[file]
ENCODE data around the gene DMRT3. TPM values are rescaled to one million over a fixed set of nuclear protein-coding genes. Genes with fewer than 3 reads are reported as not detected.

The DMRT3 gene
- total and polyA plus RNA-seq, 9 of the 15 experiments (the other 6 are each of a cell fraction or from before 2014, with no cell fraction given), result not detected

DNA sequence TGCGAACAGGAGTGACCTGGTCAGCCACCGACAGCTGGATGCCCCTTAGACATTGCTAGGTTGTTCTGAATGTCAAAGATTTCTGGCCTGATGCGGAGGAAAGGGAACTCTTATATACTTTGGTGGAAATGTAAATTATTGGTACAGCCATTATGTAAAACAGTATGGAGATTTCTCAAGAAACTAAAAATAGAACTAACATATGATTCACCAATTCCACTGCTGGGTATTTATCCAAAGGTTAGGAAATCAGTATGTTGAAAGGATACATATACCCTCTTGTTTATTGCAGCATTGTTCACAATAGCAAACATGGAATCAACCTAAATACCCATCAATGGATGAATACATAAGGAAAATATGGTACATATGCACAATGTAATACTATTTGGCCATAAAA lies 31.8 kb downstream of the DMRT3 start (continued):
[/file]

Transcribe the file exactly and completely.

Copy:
ENCODE data around the gene DMRT3. TPM values are rescaled to one million over a fixed set of nuclear protein-coding genes. Genes with fewer than 3 reads are reported as not detected.

The DMRT3 gene
- total and polyA plus RNA-seq, 9 of the 15 experiments (the other 6 are each of a cell fraction or from before 2014, with no cell fraction given), result not detected

DNA sequence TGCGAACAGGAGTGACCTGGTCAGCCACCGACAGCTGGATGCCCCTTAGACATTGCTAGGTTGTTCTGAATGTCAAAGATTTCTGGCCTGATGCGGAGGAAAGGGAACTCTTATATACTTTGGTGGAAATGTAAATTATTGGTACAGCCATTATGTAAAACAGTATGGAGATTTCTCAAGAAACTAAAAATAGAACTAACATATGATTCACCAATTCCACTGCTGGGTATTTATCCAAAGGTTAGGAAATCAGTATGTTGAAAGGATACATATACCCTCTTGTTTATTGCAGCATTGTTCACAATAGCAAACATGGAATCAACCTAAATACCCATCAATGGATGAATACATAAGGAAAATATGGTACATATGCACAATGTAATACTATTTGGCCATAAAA lies 31.8 kb downstream of the DMRT3 start (continued):